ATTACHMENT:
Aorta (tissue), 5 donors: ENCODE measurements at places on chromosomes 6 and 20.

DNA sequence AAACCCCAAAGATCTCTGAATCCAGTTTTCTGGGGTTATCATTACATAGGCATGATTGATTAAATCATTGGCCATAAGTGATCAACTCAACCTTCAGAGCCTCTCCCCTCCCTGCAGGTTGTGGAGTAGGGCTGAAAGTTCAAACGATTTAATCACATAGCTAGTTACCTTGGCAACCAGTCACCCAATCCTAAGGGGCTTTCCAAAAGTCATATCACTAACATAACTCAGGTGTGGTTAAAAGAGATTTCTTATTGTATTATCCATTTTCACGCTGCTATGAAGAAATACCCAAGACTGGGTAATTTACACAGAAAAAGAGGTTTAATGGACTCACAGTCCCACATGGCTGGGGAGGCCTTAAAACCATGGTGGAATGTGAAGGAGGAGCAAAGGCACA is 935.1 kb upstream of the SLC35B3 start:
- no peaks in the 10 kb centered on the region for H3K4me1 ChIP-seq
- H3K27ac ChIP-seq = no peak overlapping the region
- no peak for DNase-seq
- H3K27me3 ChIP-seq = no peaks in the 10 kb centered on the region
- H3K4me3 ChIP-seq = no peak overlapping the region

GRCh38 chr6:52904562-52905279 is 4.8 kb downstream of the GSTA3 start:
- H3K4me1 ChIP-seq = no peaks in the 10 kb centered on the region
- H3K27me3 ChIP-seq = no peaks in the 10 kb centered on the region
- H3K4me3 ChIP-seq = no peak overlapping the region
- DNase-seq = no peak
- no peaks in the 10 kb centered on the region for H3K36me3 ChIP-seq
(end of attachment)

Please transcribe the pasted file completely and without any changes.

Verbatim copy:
Aorta (tissue), 5 donors: ENCODE measurements at places on chromosomes 6 and 20.

DNA sequence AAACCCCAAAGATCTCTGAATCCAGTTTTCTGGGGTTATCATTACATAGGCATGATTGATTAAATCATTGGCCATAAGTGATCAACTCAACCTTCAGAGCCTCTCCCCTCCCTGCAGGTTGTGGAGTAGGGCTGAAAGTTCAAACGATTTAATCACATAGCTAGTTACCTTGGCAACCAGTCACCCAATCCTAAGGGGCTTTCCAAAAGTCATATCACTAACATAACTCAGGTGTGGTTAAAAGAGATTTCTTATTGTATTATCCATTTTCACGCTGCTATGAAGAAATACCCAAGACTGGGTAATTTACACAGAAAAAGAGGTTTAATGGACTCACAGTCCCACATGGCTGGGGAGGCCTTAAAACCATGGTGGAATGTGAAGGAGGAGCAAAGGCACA is 935.1 kb upstream of the SLC35B3 start:
- no peaks in the 10 kb centered on the region for H3K4me1 ChIP-seq
- H3K27ac ChIP-seq = no peak overlapping the region
- no peak for DNase-seq
- H3K27me3 ChIP-seq = no peaks in the 10 kb centered on the region
- H3K4me3 ChIP-seq = no peak overlapping the region

GRCh38 chr6:52904562-52905279 is 4.8 kb downstream of the GSTA3 start:
- H3K4me1 ChIP-seq = no peaks in the 10 kb centered on the region
- H3K27me3 ChIP-seq = no peaks in the 10 kb centered on the region
- H3K4me3 ChIP-seq = no peak overlapping the region
- DNase-seq = no peak
- no peaks in the 10 kb centered on the region for H3K36me3 ChIP-seq